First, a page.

Five days of Sahara type heat with indexes of 110 and I’m about done; well- done that is. So I went into a car dealership just to look around and get cool and before being pounced upon by eager sales people, I watched as a sales guy slowly worked over this younger couple with gobbledygook about finance charges, insurance and warranties (which all add costs to the purchase and commissions in his pocket) for about 20 minutes.
I could see that he thought he had them closed when the woman suddenly interrupted and said, “I really didn’t understand most of what you were talking about so I guess we’ll just take it home, read the materials and come back later this week. Ain’t gonna happen. You know it and I know it.
Bang, the guy worked his butt off and lost the sale. There was no chance they were coming back. He looked surprised so I walked up to him and I said, “Hey man, its just TMI.”
He looked at me and said, “Huh?” “Yeah TMI” I said, “Too Much Information. You gave that person too much information, confused them, got them lost and took them out of their comfort zone and that’s why they left.” He was scratching his head when I turned and left too. Maybe he’ll think about it when the next prospect walks in. Maybe.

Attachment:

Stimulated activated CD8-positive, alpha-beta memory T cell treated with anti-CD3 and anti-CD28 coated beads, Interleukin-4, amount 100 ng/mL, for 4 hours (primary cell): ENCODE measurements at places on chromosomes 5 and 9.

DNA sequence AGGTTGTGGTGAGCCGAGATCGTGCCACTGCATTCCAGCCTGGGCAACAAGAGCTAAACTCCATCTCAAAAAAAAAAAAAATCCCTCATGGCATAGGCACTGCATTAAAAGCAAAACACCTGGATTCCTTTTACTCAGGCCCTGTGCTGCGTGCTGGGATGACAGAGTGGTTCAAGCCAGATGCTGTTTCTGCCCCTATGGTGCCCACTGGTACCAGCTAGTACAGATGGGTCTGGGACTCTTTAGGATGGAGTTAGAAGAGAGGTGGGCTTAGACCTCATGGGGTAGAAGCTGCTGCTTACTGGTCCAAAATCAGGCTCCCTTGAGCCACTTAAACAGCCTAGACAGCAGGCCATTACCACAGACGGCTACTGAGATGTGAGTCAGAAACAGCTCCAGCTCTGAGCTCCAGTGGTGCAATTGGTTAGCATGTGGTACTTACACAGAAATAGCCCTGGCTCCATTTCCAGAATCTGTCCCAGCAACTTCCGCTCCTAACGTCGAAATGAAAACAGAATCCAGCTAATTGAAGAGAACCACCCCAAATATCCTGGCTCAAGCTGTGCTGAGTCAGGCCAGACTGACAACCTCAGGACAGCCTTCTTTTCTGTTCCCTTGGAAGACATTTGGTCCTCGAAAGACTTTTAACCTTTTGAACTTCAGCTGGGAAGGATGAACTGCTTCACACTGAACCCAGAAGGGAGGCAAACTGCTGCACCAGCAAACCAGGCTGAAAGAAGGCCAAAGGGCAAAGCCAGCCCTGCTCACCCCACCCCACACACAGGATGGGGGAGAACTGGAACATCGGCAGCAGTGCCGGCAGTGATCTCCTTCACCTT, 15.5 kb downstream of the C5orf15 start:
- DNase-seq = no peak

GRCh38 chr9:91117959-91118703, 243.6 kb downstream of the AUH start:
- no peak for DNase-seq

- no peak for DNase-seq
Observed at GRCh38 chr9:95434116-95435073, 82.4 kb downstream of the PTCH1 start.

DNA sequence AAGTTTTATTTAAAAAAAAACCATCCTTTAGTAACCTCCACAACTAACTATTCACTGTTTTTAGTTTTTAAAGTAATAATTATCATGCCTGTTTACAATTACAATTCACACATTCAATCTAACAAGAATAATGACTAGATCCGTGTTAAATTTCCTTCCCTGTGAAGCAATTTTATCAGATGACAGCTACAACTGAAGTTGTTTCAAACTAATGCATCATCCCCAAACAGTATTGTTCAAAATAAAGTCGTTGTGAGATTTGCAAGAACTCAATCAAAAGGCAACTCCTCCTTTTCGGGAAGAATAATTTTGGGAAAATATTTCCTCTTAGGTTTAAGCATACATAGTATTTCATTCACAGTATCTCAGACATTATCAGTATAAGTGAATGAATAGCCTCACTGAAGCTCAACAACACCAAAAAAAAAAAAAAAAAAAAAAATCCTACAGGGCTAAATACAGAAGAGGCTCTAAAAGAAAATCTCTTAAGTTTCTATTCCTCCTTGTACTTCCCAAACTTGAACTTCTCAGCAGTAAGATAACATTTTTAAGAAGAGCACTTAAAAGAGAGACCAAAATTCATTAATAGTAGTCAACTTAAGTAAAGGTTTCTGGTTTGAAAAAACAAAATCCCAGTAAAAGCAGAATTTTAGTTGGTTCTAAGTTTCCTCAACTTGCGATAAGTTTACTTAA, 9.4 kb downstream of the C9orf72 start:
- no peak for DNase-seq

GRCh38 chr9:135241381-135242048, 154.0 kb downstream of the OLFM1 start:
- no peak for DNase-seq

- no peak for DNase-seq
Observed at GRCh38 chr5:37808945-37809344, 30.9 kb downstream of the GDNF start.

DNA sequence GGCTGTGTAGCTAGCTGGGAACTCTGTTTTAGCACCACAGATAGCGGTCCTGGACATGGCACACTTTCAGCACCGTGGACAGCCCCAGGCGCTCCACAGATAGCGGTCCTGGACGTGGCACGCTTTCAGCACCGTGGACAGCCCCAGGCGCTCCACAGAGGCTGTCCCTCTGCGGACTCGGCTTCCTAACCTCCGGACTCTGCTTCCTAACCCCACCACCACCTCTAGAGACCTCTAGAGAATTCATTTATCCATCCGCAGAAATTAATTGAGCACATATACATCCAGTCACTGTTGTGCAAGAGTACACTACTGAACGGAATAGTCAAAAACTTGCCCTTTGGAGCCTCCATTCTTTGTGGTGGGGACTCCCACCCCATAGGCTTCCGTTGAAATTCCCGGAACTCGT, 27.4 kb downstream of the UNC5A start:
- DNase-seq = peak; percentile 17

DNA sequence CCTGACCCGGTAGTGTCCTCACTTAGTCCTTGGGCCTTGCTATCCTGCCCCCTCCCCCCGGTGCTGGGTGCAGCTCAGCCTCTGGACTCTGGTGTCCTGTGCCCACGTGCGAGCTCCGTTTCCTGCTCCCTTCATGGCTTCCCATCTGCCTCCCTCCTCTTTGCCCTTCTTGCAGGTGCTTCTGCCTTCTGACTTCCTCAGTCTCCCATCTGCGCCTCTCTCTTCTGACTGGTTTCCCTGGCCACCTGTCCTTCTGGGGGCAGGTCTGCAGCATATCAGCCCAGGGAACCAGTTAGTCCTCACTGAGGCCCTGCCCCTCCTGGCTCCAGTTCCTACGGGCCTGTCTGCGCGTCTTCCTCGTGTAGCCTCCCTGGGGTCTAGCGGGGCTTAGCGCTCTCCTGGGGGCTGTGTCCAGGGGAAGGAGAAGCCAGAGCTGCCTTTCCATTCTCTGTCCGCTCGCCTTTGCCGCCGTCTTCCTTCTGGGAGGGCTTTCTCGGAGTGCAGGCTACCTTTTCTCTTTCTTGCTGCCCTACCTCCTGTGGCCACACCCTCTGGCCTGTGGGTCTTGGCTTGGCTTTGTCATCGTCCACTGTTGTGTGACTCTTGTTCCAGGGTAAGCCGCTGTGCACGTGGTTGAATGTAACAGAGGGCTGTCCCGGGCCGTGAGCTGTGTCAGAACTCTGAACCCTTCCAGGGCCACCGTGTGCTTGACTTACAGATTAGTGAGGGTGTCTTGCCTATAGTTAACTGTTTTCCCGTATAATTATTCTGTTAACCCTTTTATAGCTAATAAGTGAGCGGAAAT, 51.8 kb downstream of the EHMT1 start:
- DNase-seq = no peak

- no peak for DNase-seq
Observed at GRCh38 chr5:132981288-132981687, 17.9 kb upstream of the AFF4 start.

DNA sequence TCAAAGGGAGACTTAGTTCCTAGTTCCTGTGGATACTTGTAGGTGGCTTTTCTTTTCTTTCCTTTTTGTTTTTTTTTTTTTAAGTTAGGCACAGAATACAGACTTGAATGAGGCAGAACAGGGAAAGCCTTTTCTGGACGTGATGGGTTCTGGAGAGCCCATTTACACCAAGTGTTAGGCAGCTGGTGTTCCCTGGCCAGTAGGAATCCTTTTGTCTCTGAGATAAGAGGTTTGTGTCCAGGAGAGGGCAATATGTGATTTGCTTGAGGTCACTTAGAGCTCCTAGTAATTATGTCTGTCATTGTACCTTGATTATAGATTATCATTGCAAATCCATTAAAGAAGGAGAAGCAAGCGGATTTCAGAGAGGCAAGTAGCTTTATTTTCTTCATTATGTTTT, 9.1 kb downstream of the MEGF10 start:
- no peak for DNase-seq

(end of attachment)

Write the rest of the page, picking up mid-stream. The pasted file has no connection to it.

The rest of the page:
And then it hit me.I wonder how much information we give customers who call on the phone. Do we give them too much information or not enough information?
So I got back in the SAAB and drove over to the park, punched down the windows and started calling some bowling centers in the area.
I called to ask about Birthday parties. Would you believe that five out of five centers just started telling me about the two, three or four packages they had without even pausing for breath or asking if I had any questions! When they finally finished (after about 5 minutes, I simply said OK, thanks.
Their response? “Sure no problem. Bye.”
Are you kidding me?
These guys never asked me even ONE qualifying question such as:
· What is your child’s name?
· How old will he/she be
· Has he/she ever had a bowling birthday party
· When would you like to have the party? (day, date and time)
· How many friends do you anticipate being at the party/
· Do you have a budget in mind?
· Will you be bringing your own cake?
If you don’t qualify the prospect, you’ll be giving people information they may not want or even care about. So if you ask the right questions you will then have the information (wants, needs) they think is important. You can now more effectively guide the person on the other end of the line to the kind of birthday party that more specifically meets her needs?
And isn’t that what marketing is all about?